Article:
COLUMBUS, Ohio, Oct. 8 -- Columbus-based Srico Inc. has been awarded a US Army Small Business Technology Transfer contract to develop new optical communication technology to improve signal transmission in chemical and biological detection systems. The University of Dayton will collaborate with Srico in this effort.
Srico said remote sensing systems that detect and identify chemical and biological agents would ideally work from as far away as possible, but increasing the distances without signal degradation is a challenge. Srico said it is working to improve the signal-to-noise ratio by 20 dB or more, which would more than triple the typical standoff measurement distance.
The company said the emerging nonlinear optic technology "represents the next frontier in communications, sensing and signal processing." In addition to chemical and biological detection applications, it may also be used in a variety of ultrahigh performance optical devices, such as environmental pollution monitoring systems, biological contamination monitoring in the food service industry and other chemical and biological monitoring systems, the company said.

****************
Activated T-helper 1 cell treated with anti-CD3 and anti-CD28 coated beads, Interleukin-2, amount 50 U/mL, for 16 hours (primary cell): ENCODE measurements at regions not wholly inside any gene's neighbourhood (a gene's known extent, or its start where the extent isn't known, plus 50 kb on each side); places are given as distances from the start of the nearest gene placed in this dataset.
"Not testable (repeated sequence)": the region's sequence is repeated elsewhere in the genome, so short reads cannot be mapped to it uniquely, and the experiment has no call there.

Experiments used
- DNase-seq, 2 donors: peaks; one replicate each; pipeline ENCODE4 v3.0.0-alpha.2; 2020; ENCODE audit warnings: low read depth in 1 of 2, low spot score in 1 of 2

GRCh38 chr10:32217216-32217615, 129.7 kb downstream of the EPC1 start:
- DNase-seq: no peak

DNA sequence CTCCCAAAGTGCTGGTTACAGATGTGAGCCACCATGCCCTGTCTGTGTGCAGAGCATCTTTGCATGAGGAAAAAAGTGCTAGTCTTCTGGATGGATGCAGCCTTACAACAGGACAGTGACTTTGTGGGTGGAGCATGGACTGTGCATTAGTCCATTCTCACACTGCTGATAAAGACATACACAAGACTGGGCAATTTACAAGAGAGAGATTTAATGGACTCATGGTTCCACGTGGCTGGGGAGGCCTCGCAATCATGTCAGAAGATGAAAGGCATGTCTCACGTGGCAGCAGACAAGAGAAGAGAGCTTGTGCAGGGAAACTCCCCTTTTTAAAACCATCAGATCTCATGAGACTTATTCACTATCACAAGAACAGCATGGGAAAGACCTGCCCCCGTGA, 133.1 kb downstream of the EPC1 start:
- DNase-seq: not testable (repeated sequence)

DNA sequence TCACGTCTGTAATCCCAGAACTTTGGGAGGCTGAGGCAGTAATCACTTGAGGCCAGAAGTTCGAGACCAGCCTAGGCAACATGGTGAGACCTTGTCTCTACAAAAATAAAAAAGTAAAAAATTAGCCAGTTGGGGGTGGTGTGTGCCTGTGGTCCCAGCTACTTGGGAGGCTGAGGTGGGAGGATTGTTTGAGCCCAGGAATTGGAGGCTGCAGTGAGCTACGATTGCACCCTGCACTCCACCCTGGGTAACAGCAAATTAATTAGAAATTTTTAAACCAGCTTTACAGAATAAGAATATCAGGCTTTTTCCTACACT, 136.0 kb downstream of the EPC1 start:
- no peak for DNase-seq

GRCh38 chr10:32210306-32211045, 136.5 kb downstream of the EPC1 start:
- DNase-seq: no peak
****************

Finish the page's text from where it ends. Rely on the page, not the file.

"The enabling technology will lead to new laser technologies in second harmonic generation and optical amplification," said Sri Sriram, president of Srico. "It could also be used for the creation of a variety of photonic devices including frequency converters, modulators, filters, switches and sensors used in ultrafast fiber optic communications and high-performance sensor systems."
Srico said it expects the technology developed in this program will step up manufacturing and substantially lower the unit cost of optical components.
Srico specializes in high-performance optical integrated circuits and optoelectronic subsystems for military and aerospace applications, optical communication networks, sensors, test instrumentation and medical devices.
For more information, visit: www.srico.com